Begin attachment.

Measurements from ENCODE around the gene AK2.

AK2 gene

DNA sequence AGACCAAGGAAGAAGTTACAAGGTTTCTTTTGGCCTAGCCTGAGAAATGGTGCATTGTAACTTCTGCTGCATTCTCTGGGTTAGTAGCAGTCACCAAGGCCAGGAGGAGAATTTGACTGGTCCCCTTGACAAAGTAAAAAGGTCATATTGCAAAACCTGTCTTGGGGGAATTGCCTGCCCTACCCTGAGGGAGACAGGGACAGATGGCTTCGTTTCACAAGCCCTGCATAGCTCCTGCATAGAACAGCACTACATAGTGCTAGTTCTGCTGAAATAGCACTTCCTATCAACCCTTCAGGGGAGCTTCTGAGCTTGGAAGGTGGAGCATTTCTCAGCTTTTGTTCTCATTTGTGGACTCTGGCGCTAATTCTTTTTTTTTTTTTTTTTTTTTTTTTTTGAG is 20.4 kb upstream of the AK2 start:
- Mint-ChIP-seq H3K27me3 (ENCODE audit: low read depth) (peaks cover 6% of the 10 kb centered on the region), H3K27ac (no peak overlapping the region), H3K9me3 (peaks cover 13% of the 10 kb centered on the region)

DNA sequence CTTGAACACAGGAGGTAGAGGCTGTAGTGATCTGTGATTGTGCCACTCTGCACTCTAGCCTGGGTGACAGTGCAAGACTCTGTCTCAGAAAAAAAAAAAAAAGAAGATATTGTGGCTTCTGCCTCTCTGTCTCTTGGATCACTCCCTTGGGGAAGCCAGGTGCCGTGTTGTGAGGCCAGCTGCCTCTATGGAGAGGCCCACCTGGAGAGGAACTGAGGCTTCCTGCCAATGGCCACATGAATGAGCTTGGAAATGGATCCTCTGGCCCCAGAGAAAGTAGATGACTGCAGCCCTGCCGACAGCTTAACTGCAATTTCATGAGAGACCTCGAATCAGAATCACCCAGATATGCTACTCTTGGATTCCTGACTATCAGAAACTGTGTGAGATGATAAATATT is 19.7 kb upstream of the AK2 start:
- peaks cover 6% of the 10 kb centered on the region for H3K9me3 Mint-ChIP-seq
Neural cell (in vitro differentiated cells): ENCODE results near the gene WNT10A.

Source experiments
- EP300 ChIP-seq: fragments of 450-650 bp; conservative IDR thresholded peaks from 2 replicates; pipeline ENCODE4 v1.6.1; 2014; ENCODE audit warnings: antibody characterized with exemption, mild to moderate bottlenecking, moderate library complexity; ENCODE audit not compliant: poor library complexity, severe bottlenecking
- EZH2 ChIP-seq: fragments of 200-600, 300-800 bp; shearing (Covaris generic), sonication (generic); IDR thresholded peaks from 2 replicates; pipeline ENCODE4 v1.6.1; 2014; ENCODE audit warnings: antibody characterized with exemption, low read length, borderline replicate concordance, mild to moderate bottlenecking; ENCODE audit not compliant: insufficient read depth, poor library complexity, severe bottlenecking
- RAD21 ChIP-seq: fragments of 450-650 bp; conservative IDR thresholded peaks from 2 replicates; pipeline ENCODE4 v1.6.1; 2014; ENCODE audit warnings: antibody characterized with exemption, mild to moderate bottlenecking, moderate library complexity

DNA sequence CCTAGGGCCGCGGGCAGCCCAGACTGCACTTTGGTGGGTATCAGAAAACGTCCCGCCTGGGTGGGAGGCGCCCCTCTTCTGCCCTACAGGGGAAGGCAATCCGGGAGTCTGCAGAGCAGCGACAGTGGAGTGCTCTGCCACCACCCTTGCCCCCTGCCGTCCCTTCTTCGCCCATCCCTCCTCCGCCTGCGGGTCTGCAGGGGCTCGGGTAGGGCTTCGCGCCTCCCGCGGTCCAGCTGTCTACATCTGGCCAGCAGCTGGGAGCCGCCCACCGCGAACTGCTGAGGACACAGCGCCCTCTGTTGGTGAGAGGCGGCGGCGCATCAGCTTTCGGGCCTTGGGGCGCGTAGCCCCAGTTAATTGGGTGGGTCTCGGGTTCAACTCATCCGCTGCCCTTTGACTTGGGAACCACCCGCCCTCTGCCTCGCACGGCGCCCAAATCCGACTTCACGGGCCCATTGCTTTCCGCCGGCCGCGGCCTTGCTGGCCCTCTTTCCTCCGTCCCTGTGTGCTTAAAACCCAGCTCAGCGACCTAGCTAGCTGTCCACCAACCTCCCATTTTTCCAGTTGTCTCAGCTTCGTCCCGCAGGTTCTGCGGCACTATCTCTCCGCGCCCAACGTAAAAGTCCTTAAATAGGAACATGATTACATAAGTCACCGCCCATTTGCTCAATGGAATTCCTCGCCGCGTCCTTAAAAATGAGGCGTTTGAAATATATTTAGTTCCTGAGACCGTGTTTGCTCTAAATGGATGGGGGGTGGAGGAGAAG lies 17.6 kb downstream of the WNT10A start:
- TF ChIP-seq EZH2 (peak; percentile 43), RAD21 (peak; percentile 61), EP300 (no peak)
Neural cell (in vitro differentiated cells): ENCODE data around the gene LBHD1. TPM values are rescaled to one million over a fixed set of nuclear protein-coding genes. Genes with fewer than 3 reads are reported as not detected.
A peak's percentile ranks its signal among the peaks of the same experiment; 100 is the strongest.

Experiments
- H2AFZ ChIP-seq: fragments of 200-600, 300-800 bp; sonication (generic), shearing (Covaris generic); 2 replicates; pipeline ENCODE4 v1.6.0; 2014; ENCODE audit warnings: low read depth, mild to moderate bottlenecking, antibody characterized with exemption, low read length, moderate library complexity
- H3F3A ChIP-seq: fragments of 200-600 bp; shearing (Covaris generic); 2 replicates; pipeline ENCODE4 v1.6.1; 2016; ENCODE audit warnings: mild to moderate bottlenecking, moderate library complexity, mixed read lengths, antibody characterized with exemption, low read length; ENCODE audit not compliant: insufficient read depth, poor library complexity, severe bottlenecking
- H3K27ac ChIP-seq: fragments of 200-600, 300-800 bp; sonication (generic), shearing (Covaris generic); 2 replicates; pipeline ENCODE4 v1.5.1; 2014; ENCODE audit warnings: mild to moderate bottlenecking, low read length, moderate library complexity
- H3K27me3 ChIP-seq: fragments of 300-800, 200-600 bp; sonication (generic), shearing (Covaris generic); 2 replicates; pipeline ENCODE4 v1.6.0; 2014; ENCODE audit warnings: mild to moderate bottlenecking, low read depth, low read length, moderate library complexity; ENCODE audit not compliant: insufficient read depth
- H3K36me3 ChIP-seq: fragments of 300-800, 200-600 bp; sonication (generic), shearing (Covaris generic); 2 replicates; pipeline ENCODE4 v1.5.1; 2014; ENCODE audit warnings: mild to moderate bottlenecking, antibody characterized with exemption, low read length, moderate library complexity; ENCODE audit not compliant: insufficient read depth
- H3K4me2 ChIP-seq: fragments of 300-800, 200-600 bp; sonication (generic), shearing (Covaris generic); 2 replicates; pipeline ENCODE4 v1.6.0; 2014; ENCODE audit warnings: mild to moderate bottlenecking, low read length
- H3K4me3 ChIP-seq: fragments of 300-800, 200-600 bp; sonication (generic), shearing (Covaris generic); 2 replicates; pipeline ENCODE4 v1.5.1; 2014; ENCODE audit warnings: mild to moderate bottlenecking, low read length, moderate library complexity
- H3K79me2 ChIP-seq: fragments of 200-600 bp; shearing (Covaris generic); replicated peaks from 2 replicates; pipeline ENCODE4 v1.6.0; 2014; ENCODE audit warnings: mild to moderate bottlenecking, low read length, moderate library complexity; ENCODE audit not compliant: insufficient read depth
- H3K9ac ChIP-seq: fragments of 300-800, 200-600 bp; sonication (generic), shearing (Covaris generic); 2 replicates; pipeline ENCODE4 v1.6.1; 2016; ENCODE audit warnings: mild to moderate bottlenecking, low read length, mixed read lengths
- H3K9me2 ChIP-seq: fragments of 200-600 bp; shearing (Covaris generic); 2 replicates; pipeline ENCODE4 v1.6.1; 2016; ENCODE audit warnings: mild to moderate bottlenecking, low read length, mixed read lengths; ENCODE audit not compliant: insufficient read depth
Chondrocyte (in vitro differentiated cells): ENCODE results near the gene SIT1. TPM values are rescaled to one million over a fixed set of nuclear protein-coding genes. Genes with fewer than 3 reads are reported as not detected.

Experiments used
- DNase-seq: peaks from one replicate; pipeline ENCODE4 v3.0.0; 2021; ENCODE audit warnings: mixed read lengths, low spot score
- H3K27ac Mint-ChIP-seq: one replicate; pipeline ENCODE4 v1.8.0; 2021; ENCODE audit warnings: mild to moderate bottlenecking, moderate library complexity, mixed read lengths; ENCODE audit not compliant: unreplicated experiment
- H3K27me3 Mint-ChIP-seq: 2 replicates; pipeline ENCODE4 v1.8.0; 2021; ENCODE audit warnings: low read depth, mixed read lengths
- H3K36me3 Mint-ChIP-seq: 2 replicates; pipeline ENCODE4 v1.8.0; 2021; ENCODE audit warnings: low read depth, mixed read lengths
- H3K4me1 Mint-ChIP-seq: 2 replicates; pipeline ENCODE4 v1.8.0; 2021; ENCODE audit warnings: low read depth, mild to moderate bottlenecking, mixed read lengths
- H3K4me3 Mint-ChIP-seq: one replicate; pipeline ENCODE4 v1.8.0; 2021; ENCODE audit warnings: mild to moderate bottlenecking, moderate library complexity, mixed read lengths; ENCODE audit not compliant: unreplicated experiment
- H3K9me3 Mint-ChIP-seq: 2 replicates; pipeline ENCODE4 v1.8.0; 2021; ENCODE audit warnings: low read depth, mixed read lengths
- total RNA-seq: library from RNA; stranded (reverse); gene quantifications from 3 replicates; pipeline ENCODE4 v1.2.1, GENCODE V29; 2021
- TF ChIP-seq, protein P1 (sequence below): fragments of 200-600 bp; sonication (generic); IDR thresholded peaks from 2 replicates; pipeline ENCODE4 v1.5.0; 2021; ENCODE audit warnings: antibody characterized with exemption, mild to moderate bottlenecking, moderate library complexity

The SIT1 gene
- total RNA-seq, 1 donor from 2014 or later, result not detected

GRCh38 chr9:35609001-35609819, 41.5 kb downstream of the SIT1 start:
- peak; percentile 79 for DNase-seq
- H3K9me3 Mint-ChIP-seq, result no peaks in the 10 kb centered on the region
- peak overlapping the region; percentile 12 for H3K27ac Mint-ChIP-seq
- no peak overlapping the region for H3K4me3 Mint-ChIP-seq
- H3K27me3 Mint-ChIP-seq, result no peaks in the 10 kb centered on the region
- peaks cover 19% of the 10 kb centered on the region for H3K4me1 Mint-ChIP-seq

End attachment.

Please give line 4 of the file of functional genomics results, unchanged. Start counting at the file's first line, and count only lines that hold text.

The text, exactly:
- Mint-ChIP-seq H3K27me3 (ENCODE audit: low read depth) (peaks cover 6% of the 10 kb centered on the region), H3K27ac (no peak overlapping the region), H3K9me3 (peaks cover 13% of the 10 kb centered on the region)